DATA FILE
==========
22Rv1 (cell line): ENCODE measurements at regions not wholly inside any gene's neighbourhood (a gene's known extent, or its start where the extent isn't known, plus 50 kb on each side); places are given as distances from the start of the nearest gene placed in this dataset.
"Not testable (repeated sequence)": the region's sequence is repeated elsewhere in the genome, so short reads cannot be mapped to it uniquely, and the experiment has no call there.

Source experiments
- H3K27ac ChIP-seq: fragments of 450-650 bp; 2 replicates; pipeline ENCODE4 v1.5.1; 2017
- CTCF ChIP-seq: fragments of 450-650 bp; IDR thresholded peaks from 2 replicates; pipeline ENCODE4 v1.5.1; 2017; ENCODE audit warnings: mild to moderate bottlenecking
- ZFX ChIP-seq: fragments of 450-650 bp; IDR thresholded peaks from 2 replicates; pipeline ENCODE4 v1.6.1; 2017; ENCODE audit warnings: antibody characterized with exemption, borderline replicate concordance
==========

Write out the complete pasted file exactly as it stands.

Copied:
22Rv1 (cell line): ENCODE measurements at regions not wholly inside any gene's neighbourhood (a gene's known extent, or its start where the extent isn't known, plus 50 kb on each side); places are given as distances from the start of the nearest gene placed in this dataset.
"Not testable (repeated sequence)": the region's sequence is repeated elsewhere in the genome, so short reads cannot be mapped to it uniquely, and the experiment has no call there.

Source experiments
- H3K27ac ChIP-seq: fragments of 450-650 bp; 2 replicates; pipeline ENCODE4 v1.5.1; 2017
- CTCF ChIP-seq: fragments of 450-650 bp; IDR thresholded peaks from 2 replicates; pipeline ENCODE4 v1.5.1; 2017; ENCODE audit warnings: mild to moderate bottlenecking
- ZFX ChIP-seq: fragments of 450-650 bp; IDR thresholded peaks from 2 replicates; pipeline ENCODE4 v1.6.1; 2017; ENCODE audit warnings: antibody characterized with exemption, borderline replicate concordance